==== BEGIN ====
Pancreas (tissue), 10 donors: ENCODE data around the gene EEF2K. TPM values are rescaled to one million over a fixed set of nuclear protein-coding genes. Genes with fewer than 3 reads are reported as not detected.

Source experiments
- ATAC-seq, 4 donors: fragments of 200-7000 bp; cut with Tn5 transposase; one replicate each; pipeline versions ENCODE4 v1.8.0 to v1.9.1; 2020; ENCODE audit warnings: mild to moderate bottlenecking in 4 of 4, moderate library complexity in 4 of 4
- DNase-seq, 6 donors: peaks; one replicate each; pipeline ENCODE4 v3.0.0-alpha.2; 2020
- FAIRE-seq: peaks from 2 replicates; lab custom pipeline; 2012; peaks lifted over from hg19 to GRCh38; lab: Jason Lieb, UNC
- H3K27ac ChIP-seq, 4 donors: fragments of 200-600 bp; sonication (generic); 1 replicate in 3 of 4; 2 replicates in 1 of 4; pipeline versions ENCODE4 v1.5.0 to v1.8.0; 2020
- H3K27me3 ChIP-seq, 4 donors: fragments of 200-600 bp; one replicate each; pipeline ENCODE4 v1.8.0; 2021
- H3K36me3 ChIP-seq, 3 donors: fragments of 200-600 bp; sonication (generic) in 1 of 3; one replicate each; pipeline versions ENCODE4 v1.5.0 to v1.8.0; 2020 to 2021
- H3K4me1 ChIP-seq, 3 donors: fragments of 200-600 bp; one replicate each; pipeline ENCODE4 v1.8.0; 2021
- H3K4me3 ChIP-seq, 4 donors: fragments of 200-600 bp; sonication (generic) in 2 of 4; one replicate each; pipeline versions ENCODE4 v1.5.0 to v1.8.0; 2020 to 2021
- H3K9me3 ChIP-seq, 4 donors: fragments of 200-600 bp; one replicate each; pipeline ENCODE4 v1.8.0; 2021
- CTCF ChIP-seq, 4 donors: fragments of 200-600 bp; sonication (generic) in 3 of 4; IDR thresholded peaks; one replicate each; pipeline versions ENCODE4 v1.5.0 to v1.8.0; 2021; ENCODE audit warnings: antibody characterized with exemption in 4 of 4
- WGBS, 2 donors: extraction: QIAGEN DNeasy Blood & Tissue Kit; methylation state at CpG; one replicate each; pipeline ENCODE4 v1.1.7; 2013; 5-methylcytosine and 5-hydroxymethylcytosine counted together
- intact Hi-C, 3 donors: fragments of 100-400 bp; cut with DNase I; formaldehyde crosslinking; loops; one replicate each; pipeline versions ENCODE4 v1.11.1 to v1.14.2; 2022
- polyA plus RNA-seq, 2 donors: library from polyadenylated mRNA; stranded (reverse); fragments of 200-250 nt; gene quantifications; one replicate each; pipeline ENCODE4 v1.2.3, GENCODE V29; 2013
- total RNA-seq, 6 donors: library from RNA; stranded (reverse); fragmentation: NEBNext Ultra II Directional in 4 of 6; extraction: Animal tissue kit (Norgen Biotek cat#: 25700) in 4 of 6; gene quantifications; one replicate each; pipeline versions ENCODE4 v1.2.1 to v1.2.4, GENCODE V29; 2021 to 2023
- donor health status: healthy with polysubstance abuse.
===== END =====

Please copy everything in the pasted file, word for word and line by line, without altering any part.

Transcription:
Pancreas (tissue), 10 donors: ENCODE data around the gene EEF2K. TPM values are rescaled to one million over a fixed set of nuclear protein-coding genes. Genes with fewer than 3 reads are reported as not detected.

Source experiments
- ATAC-seq, 4 donors: fragments of 200-7000 bp; cut with Tn5 transposase; one replicate each; pipeline versions ENCODE4 v1.8.0 to v1.9.1; 2020; ENCODE audit warnings: mild to moderate bottlenecking in 4 of 4, moderate library complexity in 4 of 4
- DNase-seq, 6 donors: peaks; one replicate each; pipeline ENCODE4 v3.0.0-alpha.2; 2020
- FAIRE-seq: peaks from 2 replicates; lab custom pipeline; 2012; peaks lifted over from hg19 to GRCh38; lab: Jason Lieb, UNC
- H3K27ac ChIP-seq, 4 donors: fragments of 200-600 bp; sonication (generic); 1 replicate in 3 of 4; 2 replicates in 1 of 4; pipeline versions ENCODE4 v1.5.0 to v1.8.0; 2020
- H3K27me3 ChIP-seq, 4 donors: fragments of 200-600 bp; one replicate each; pipeline ENCODE4 v1.8.0; 2021
- H3K36me3 ChIP-seq, 3 donors: fragments of 200-600 bp; sonication (generic) in 1 of 3; one replicate each; pipeline versions ENCODE4 v1.5.0 to v1.8.0; 2020 to 2021
- H3K4me1 ChIP-seq, 3 donors: fragments of 200-600 bp; one replicate each; pipeline ENCODE4 v1.8.0; 2021
- H3K4me3 ChIP-seq, 4 donors: fragments of 200-600 bp; sonication (generic) in 2 of 4; one replicate each; pipeline versions ENCODE4 v1.5.0 to v1.8.0; 2020 to 2021
- H3K9me3 ChIP-seq, 4 donors: fragments of 200-600 bp; one replicate each; pipeline ENCODE4 v1.8.0; 2021
- CTCF ChIP-seq, 4 donors: fragments of 200-600 bp; sonication (generic) in 3 of 4; IDR thresholded peaks; one replicate each; pipeline versions ENCODE4 v1.5.0 to v1.8.0; 2021; ENCODE audit warnings: antibody characterized with exemption in 4 of 4
- WGBS, 2 donors: extraction: QIAGEN DNeasy Blood & Tissue Kit; methylation state at CpG; one replicate each; pipeline ENCODE4 v1.1.7; 2013; 5-methylcytosine and 5-hydroxymethylcytosine counted together
- intact Hi-C, 3 donors: fragments of 100-400 bp; cut with DNase I; formaldehyde crosslinking; loops; one replicate each; pipeline versions ENCODE4 v1.11.1 to v1.14.2; 2022
- polyA plus RNA-seq, 2 donors: library from polyadenylated mRNA; stranded (reverse); fragments of 200-250 nt; gene quantifications; one replicate each; pipeline ENCODE4 v1.2.3, GENCODE V29; 2013
- total RNA-seq, 6 donors: library from RNA; stranded (reverse); fragmentation: NEBNext Ultra II Directional in 4 of 6; extraction: Animal tissue kit (Norgen Biotek cat#: 25700) in 4 of 6; gene quantifications; one replicate each; pipeline versions ENCODE4 v1.2.1 to v1.2.4, GENCODE V29; 2021 to 2023
- donor health status: healthy with polysubstance abuse.